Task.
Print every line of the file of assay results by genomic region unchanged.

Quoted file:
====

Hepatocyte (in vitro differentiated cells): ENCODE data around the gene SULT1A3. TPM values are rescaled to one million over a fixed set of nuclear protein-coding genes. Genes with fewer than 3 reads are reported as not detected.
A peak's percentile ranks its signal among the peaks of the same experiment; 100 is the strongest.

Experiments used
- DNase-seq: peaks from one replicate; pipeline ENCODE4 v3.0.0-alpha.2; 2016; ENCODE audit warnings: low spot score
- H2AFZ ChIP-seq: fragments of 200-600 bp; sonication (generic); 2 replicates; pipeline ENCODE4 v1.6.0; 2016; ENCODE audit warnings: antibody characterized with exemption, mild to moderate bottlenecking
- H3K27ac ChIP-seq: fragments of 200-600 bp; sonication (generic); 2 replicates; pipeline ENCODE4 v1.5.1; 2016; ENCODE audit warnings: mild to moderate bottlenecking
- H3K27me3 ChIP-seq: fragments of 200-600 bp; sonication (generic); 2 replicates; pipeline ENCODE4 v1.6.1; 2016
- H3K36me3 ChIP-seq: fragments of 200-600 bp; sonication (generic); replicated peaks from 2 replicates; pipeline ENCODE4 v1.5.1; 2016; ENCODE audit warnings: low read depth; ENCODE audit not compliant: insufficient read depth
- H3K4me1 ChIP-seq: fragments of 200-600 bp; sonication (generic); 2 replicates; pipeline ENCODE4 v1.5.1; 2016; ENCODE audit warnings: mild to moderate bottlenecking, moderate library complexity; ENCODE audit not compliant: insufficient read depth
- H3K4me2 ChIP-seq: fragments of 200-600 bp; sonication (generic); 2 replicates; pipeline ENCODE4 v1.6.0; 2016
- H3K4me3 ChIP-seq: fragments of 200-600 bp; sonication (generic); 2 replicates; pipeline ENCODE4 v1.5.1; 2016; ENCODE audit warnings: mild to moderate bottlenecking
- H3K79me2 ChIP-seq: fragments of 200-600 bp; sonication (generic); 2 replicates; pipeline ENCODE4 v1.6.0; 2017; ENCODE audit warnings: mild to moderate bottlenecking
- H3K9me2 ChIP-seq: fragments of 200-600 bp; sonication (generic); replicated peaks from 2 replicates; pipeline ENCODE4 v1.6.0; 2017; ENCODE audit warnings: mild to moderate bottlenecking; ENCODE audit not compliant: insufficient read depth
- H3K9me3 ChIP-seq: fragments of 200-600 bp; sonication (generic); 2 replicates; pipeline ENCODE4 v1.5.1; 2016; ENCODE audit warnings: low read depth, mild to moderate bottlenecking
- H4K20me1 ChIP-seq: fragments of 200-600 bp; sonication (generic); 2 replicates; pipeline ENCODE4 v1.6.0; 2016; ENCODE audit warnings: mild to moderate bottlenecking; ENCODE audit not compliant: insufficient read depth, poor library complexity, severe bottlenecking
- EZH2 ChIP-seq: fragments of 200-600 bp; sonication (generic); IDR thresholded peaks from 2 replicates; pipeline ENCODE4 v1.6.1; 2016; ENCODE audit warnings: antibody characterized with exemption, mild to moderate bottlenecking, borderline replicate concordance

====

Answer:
Hepatocyte (in vitro differentiated cells): ENCODE data around the gene SULT1A3. TPM values are rescaled to one million over a fixed set of nuclear protein-coding genes. Genes with fewer than 3 reads are reported as not detected.
A peak's percentile ranks its signal among the peaks of the same experiment; 100 is the strongest.

Experiments used
- DNase-seq: peaks from one replicate; pipeline ENCODE4 v3.0.0-alpha.2; 2016; ENCODE audit warnings: low spot score
- H2AFZ ChIP-seq: fragments of 200-600 bp; sonication (generic); 2 replicates; pipeline ENCODE4 v1.6.0; 2016; ENCODE audit warnings: antibody characterized with exemption, mild to moderate bottlenecking
- H3K27ac ChIP-seq: fragments of 200-600 bp; sonication (generic); 2 replicates; pipeline ENCODE4 v1.5.1; 2016; ENCODE audit warnings: mild to moderate bottlenecking
- H3K27me3 ChIP-seq: fragments of 200-600 bp; sonication (generic); 2 replicates; pipeline ENCODE4 v1.6.1; 2016
- H3K36me3 ChIP-seq: fragments of 200-600 bp; sonication (generic); replicated peaks from 2 replicates; pipeline ENCODE4 v1.5.1; 2016; ENCODE audit warnings: low read depth; ENCODE audit not compliant: insufficient read depth
- H3K4me1 ChIP-seq: fragments of 200-600 bp; sonication (generic); 2 replicates; pipeline ENCODE4 v1.5.1; 2016; ENCODE audit warnings: mild to moderate bottlenecking, moderate library complexity; ENCODE audit not compliant: insufficient read depth
- H3K4me2 ChIP-seq: fragments of 200-600 bp; sonication (generic); 2 replicates; pipeline ENCODE4 v1.6.0; 2016
- H3K4me3 ChIP-seq: fragments of 200-600 bp; sonication (generic); 2 replicates; pipeline ENCODE4 v1.5.1; 2016; ENCODE audit warnings: mild to moderate bottlenecking
- H3K79me2 ChIP-seq: fragments of 200-600 bp; sonication (generic); 2 replicates; pipeline ENCODE4 v1.6.0; 2017; ENCODE audit warnings: mild to moderate bottlenecking
- H3K9me2 ChIP-seq: fragments of 200-600 bp; sonication (generic); replicated peaks from 2 replicates; pipeline ENCODE4 v1.6.0; 2017; ENCODE audit warnings: mild to moderate bottlenecking; ENCODE audit not compliant: insufficient read depth
- H3K9me3 ChIP-seq: fragments of 200-600 bp; sonication (generic); 2 replicates; pipeline ENCODE4 v1.5.1; 2016; ENCODE audit warnings: low read depth, mild to moderate bottlenecking
- H4K20me1 ChIP-seq: fragments of 200-600 bp; sonication (generic); 2 replicates; pipeline ENCODE4 v1.6.0; 2016; ENCODE audit warnings: mild to moderate bottlenecking; ENCODE audit not compliant: insufficient read depth, poor library complexity, severe bottlenecking
- EZH2 ChIP-seq: fragments of 200-600 bp; sonication (generic); IDR thresholded peaks from 2 replicates; pipeline ENCODE4 v1.6.1; 2016; ENCODE audit warnings: antibody characterized with exemption, mild to moderate bottlenecking, borderline replicate concordance